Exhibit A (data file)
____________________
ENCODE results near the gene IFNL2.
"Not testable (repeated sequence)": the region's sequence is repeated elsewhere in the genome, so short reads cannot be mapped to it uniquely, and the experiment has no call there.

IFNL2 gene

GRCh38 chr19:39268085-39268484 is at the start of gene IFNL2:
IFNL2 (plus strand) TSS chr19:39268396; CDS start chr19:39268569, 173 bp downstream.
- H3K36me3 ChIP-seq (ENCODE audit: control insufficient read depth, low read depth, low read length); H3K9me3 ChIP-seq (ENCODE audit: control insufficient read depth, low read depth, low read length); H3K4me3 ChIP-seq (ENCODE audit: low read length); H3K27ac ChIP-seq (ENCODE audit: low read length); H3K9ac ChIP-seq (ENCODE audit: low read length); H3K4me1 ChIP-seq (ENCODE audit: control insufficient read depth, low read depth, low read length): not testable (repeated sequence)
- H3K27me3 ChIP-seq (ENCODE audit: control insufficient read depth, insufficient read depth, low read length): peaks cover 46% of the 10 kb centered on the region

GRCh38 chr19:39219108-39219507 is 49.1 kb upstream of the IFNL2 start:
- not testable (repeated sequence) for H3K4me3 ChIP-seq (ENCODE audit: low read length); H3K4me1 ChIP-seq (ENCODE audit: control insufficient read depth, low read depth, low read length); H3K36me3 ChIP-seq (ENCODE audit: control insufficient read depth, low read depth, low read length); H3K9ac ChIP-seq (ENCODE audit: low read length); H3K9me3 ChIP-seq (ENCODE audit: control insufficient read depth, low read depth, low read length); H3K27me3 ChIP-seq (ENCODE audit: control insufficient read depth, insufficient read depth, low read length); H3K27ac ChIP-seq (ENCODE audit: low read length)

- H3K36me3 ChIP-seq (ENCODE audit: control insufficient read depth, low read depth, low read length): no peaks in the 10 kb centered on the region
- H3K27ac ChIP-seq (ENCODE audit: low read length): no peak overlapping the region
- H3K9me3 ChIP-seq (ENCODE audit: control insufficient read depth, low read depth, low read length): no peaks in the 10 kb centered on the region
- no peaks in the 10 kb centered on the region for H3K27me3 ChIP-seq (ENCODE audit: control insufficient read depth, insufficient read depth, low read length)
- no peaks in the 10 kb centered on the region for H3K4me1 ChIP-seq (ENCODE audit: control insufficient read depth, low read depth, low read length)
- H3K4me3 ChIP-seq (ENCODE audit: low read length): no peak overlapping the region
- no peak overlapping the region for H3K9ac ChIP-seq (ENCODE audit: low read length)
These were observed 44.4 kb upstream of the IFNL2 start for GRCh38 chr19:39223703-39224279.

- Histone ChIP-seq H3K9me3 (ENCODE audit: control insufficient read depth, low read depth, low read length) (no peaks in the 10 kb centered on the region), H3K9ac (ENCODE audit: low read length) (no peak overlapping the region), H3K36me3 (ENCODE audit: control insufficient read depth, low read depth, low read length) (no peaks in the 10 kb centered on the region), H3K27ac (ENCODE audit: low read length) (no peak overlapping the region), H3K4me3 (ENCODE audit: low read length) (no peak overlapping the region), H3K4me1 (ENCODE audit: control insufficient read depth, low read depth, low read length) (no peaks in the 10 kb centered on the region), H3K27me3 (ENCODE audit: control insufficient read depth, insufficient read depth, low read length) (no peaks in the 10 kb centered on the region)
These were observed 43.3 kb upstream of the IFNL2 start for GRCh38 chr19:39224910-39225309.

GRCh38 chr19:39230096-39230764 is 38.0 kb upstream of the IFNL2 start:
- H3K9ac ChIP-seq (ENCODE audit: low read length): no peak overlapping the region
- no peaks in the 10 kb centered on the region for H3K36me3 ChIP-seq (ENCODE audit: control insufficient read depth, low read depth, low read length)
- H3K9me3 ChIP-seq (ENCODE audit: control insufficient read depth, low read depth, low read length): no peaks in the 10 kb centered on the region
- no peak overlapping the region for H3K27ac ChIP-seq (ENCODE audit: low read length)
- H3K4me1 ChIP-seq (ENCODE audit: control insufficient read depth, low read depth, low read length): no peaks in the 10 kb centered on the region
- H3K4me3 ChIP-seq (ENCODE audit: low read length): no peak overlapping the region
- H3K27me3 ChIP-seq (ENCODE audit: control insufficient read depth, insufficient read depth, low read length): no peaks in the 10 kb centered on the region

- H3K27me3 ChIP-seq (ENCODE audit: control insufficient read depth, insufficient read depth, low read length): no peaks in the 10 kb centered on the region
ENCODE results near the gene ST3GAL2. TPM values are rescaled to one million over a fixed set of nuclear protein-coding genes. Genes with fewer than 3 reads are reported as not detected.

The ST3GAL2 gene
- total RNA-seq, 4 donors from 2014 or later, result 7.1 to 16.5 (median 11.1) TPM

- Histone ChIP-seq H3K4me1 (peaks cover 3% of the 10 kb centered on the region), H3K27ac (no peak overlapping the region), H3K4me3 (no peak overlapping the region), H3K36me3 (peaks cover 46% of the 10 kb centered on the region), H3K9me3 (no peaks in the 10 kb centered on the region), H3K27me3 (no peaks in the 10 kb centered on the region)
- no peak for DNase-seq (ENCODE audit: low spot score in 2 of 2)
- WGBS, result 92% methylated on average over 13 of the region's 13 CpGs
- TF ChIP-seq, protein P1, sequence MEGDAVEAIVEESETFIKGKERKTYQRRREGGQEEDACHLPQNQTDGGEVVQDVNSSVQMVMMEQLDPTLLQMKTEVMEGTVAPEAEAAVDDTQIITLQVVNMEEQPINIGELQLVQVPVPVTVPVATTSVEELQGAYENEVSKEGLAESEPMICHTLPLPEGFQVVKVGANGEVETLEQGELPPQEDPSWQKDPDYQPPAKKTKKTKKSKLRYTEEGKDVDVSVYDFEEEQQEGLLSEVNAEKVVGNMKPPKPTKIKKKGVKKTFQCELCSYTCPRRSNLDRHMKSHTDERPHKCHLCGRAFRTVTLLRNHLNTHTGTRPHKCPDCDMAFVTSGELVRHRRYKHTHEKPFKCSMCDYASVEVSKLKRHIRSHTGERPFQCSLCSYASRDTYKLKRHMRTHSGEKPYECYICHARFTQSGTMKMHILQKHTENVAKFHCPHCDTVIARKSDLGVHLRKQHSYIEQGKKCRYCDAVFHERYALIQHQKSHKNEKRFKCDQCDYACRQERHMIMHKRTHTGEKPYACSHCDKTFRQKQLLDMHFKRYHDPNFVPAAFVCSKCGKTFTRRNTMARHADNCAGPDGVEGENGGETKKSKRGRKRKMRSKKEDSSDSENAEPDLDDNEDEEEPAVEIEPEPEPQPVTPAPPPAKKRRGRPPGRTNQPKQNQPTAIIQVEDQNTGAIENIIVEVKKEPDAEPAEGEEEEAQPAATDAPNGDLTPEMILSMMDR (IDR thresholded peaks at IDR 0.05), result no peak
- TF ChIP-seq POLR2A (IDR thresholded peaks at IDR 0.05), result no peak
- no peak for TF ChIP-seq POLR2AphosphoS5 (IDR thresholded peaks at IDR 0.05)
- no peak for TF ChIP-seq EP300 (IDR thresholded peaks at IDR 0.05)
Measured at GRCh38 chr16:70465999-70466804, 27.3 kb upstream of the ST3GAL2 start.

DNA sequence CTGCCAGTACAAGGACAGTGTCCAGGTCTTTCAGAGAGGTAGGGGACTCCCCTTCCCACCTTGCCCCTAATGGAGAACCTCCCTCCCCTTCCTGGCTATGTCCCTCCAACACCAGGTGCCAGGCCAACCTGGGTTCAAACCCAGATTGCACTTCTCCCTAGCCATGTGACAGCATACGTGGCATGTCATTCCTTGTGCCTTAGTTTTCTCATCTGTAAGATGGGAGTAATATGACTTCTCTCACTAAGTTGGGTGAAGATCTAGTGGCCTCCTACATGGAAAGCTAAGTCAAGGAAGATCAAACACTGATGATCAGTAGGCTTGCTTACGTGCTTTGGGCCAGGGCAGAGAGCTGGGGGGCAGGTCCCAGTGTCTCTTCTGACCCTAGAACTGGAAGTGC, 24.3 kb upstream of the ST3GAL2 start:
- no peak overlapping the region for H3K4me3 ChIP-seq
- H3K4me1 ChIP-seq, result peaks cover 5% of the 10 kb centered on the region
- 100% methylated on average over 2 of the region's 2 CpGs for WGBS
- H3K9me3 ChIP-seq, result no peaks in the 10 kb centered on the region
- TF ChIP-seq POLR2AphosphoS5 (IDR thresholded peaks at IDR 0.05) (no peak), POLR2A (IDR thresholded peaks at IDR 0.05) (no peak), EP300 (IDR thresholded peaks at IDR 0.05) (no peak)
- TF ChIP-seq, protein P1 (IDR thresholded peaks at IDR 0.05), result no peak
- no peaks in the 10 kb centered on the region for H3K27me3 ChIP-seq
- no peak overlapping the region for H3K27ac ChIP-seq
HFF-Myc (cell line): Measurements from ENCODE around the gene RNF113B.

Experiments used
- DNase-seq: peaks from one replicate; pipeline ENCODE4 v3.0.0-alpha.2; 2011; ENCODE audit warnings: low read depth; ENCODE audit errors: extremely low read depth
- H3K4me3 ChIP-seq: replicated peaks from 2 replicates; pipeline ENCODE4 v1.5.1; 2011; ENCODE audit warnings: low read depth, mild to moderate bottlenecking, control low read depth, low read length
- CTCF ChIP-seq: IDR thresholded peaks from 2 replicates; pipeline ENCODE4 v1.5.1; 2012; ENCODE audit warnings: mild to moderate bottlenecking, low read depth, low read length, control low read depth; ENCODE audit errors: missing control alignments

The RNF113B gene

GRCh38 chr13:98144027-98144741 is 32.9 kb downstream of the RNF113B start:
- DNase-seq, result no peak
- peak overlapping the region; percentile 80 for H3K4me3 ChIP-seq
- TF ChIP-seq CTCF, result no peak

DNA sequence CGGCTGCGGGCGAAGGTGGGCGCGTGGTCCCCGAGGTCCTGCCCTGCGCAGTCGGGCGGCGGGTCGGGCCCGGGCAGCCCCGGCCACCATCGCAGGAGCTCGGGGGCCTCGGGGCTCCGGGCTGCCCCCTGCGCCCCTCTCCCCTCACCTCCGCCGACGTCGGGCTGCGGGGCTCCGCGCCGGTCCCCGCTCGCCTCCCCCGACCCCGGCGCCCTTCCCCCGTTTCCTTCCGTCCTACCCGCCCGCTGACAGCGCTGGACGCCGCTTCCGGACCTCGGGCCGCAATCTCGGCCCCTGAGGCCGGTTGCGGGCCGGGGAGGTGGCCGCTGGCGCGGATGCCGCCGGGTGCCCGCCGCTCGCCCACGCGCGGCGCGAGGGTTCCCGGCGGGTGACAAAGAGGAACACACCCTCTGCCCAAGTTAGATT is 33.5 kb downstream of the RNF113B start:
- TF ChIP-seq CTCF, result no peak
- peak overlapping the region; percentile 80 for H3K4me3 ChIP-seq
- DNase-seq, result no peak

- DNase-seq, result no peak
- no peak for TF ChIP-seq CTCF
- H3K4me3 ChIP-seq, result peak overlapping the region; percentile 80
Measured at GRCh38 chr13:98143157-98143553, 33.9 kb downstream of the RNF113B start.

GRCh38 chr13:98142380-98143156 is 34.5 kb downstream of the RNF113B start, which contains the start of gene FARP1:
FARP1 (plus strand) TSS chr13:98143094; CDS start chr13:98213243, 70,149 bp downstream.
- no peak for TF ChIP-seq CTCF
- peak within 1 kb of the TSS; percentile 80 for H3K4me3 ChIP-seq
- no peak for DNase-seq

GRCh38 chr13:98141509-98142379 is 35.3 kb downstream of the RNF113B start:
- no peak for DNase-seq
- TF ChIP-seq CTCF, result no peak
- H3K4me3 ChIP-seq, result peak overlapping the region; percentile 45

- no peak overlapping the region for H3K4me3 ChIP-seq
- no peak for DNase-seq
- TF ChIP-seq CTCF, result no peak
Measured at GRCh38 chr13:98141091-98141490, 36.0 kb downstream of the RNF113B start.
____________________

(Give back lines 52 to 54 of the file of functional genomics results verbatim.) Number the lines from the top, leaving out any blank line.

- H3K4me3 ChIP-seq: replicated peaks from 2 replicates; pipeline ENCODE4 v1.5.1; 2011; ENCODE audit warnings: low read depth, mild to moderate bottlenecking, control low read depth, low read length
- CTCF ChIP-seq: IDR thresholded peaks from 2 replicates; pipeline ENCODE4 v1.5.1; 2012; ENCODE audit warnings: mild to moderate bottlenecking, low read depth, low read length, control low read depth; ENCODE audit errors: missing control alignments

The RNF113B gene